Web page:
Verse 6. - And before the throne there was a sea of glass like unto crystal. Sea of glass, or a glassy sea. The quality of "glassiness" may refer to the pure appearance of the sea; or it may mean that the sea was in consistency like unto glass; that is, solid and unyielding, so that there was nothing strange in the fact that it supported weights. In either case, the notion is repeated by parallelism in the next clause, "like unto crystal." But the glassy sea may mean "a glass laver," and bear no reference to what is usually called a sea. The brazen laver is described (1 Kings 7:23) as a "molten sea." St. John may therefore mean that before the throne of God was a laver of the purest material, just as the brazen laver was before the temple. One difficulty here presents itself, viz. that there would be no use for a laver in heaven, where all is pure, and the figure therefore appears a little incongruous. But as it stood before the throne, where all who came would have to pass by, it may fitly typify the waters of Baptism, passed by all Christians; and the figure would be aptly suggested to St. John by the furniture of the temple to which he has such constant allusions. And in the midst of the throne, and round about the throne. This may mean either

(1) that, the throne being rectangular, the four living beings were in the middle of each side of the parallelogram; or

(2) while one was in front of the throne, the other three formed a semicircle round it, one being directly behind, and two towards the ends. Were four beasts; or, four living creatures (Revised Version); or, better still, four living beings (ζῶα). The "beast" (θηρίον) of Revelation 6:7; Revelation 11:7, etc., must not be confounded with the "living ones" of this passage. The one quality connoted by the term here used is the possession of life. The question of the precise meaning and interpretation of the vision of "the living beings" is a difficult one, and much has been written concerning it. The vision is evidently connected with the appearances described in Isaiah 6. and Ezekiel 1. and 10, and which are called in Isaiah "seraphim," in Ezekiel "cherubim." We are led, therefore, to inquire what mental ideas were pictured to the Jews under the symbolical forms of cherubim and seraphim. Cheyne shows ('Prophecies of Isaiah,' vol. 2. p. 272) that the name cherub is probably connected with kirubu, the winged ox god of the Assyrians, and with kurubu, the vulture or eagle (cf. the γρῦπες, the guardians of the treasures of the gods); and he infers that among heathen nations the mythic cherubim denote the cloud-masses which appear to guard the portals of the sky, and on which the sun-god issues at break of day. With regard to the seraphim, he compares the name of the fiery serpents(s'rafim) of Numbers 21:6, and concludes that the term was symbolical of the lightning, the weapon of the gods. Now, in Old Testament passages the cherubim and seraphim are always pictured as the attendants of God, and the workers of his purposes and judgments - an idea which may readily have been assimilated by the Jews from the conceptions of their heathen neighbours. Thus cherubim with the flaming sword are placed at the entrance of the garden of Eden (Genesis 3:24); Jehovah rode upon a cherub, and did fly (2 Samuel 22:11; Psalm 18:10); he communes with his people from between the cherubim (Exodus 25:22); he is the Shepherd of Israel, who dwells between the cherubim (Psalm 80:1); the temple in Ezekiel 41:18 is adorned with cherubim, as being the dwelling-place of God; they are the attendants of the glory of God in Ezekiel 1:22-28; and the seraphim fill an analogous position (Isaiah 6:2). We may therefore infer that the appearance of the "living beings" implied the presence of some order of beings in attendance upon God, the workers of his will, and the manifestation of his glory. Again, the term used (ζῶα) and the characteristics of the appearance naturally and almost irresistibly lead us to interpret the form as one symbolical of life. The human face, the ox as the representative of domestic, and the lion of wild animals, and the eagle among birds, appear to be typical of the four most conspicuous orders of animal life. The ceaseless movements described in ver. 8 portray the same idea. The four living beings draw attention to the woes heaped upon created life (Revelation 6:8). The eyes denote never-resting activity. We may therefore believe that the living beings are symbolical of all creation fulfilling its proper office - waiting upon God, fulfilling his will, and setting forth his glory. It is noteworthy that the human face, as distinct from the Church, which is represented by the four and twenty elders, appears to indicate the power of God to use, for his purposes and his glory, that part of mankind which has not been received into the Church - the part which constitutes the "other sheep, not of this fold" (John 10:16). These representatives of created life worship God, and give (ver. 11), as a reason for ascribing glory and honour to him, the circumstance that "thou didst create all things, and because of thy will they were, and were created." The following are other interpretations:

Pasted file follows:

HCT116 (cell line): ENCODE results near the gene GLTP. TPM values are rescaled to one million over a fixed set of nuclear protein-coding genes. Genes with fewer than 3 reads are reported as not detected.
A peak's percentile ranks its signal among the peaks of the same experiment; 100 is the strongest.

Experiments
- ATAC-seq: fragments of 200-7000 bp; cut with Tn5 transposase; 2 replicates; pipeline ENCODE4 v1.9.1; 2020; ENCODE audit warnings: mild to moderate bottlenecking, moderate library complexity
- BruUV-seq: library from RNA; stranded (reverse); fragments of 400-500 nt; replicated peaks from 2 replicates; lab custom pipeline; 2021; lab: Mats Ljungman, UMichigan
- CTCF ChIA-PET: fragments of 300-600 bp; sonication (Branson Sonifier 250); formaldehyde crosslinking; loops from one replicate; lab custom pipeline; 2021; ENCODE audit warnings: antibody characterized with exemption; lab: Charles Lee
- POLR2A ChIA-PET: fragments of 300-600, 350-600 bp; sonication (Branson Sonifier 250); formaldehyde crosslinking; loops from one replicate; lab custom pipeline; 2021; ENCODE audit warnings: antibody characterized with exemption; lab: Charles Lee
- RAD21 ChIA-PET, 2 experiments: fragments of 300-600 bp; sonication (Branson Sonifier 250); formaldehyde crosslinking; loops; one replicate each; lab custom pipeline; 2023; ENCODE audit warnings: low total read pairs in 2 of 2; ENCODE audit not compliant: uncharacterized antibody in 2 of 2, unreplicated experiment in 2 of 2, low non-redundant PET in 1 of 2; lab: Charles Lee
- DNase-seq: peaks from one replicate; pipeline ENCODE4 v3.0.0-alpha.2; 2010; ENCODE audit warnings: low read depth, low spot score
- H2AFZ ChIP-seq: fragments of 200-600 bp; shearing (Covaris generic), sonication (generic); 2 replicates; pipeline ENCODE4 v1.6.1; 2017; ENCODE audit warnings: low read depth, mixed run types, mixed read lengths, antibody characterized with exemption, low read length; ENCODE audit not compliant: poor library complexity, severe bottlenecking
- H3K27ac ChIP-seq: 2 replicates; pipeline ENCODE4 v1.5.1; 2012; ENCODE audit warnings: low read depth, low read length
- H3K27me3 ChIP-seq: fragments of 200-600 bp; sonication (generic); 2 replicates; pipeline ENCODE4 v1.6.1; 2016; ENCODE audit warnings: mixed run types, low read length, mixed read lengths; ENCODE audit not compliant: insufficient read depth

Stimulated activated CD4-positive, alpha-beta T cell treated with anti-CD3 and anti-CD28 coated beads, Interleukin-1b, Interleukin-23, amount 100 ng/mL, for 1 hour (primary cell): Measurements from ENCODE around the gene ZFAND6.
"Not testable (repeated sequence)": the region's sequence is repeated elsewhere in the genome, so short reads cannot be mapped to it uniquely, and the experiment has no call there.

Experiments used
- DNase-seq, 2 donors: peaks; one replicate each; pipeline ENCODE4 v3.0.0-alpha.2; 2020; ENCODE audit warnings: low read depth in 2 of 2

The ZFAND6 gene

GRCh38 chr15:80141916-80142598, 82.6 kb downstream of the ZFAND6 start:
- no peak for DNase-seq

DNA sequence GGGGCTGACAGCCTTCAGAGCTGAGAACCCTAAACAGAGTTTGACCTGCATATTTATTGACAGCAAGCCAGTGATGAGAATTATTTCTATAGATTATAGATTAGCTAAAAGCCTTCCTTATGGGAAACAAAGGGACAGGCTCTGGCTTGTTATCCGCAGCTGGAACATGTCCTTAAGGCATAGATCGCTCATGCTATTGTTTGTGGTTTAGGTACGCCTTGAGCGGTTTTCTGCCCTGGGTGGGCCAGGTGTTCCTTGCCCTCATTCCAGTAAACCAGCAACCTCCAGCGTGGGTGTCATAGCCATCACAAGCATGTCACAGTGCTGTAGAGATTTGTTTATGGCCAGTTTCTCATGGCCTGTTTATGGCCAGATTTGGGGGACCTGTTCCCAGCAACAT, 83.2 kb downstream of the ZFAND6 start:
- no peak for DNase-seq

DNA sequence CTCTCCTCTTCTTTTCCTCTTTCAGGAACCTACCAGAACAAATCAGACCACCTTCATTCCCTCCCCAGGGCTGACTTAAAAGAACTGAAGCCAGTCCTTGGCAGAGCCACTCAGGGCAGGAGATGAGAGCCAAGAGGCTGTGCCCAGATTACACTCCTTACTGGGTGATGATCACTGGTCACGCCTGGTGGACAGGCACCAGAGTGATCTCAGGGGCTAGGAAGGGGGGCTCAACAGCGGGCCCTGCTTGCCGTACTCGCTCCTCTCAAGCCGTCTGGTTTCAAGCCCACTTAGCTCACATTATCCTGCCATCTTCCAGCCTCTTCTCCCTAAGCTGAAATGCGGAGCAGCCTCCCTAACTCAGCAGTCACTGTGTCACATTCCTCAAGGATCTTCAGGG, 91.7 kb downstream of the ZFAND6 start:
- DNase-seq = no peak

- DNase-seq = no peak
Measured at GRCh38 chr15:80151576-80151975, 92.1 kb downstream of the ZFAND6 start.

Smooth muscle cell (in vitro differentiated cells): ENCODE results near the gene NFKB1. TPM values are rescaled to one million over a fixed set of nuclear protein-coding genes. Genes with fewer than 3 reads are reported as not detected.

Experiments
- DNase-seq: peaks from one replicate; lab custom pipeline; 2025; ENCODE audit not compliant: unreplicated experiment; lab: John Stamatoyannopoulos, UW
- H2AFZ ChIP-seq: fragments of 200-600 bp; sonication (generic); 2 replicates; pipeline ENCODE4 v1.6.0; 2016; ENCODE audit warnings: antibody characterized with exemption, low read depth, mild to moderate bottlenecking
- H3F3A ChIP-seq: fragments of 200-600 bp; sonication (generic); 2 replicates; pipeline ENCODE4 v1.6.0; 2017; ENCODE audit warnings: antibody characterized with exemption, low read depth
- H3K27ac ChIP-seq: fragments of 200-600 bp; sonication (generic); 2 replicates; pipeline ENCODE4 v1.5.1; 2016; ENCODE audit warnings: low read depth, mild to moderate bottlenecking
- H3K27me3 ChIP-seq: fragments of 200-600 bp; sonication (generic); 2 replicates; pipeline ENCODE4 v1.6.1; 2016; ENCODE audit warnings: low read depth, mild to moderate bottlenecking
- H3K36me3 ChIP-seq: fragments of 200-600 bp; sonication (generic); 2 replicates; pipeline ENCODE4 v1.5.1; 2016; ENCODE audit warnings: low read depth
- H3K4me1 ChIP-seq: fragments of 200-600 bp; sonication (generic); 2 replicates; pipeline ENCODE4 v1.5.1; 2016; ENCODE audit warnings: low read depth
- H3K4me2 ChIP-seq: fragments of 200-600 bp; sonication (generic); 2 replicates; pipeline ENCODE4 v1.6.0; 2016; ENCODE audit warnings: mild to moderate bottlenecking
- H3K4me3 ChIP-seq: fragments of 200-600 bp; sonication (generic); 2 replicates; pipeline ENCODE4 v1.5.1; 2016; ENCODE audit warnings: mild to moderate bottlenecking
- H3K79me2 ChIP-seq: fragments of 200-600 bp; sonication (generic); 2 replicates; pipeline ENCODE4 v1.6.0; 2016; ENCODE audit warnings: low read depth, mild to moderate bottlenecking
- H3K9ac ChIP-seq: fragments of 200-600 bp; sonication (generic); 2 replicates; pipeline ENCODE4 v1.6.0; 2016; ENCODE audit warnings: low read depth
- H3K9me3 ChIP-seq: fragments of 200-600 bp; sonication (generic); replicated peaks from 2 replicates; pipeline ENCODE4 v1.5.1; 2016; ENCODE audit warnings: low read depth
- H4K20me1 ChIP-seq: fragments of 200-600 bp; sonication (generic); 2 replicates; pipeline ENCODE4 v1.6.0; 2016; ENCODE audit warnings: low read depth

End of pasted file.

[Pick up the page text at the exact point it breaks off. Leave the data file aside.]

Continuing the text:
(1) The living beings represent the four Gospels. This view is held by many ancient writers, though there are many variations in assigning to each Gospel its own representative. Victorinus considers the man to be a type of St. Matthew, who sets forth prominently the human nature of our Lord; the kingly lion is referred to St. Mark; the sacrificial ox to St. Luke; the aspiring eagle to St. John. Amongst the supporters of this interpretation (though varying in the precise applicability) are St. Augustine, St. Jerome, St. Athanasius, St. Irenaeus, St. Gregory, St. Ambrose, Andreas, Primasius, Bede, I. Williams, Wordsworth (for a lull exposition of this view, see Wordsworth, in loc.).